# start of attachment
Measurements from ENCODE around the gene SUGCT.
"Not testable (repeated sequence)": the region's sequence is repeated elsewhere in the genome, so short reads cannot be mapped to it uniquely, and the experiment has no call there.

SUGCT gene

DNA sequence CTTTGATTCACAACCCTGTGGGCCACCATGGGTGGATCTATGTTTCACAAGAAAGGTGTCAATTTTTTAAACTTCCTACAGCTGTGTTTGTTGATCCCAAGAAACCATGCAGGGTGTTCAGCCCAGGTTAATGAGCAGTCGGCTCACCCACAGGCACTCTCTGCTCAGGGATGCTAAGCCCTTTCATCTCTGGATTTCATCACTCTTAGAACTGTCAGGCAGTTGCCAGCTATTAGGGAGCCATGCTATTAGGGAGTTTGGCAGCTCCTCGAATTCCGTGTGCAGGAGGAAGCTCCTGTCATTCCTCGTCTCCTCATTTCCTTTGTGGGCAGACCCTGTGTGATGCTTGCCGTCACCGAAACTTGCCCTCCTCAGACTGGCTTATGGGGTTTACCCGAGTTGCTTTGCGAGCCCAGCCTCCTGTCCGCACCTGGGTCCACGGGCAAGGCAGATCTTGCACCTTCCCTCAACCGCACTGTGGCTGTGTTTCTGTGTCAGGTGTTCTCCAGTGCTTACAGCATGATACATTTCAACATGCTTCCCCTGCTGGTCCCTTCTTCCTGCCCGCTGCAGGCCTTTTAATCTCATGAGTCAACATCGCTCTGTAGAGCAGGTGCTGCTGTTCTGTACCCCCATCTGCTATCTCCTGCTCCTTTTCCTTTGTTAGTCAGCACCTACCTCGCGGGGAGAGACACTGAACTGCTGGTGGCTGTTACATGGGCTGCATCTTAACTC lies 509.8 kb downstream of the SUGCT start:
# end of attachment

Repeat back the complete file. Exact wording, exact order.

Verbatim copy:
Measurements from ENCODE around the gene SUGCT.
"Not testable (repeated sequence)": the region's sequence is repeated elsewhere in the genome, so short reads cannot be mapped to it uniquely, and the experiment has no call there.

SUGCT gene

DNA sequence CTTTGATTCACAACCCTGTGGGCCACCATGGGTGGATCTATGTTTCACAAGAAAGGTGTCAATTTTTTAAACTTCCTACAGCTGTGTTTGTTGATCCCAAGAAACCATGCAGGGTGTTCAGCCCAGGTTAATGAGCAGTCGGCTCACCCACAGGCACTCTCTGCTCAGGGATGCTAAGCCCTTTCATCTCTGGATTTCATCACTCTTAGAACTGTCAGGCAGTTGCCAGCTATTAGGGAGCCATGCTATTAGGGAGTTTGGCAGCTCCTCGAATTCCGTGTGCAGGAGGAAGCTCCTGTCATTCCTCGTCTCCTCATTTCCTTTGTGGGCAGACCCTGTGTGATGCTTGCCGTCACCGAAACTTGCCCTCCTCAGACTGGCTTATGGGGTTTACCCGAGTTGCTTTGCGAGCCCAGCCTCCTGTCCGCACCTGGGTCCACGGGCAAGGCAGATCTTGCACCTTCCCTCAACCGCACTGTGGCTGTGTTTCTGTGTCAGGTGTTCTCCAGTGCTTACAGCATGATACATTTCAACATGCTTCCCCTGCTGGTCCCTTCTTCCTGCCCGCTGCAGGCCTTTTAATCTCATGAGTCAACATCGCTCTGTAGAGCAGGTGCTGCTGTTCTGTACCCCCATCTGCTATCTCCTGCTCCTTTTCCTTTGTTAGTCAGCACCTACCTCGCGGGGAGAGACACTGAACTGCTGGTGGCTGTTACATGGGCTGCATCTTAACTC lies 509.8 kb downstream of the SUGCT start: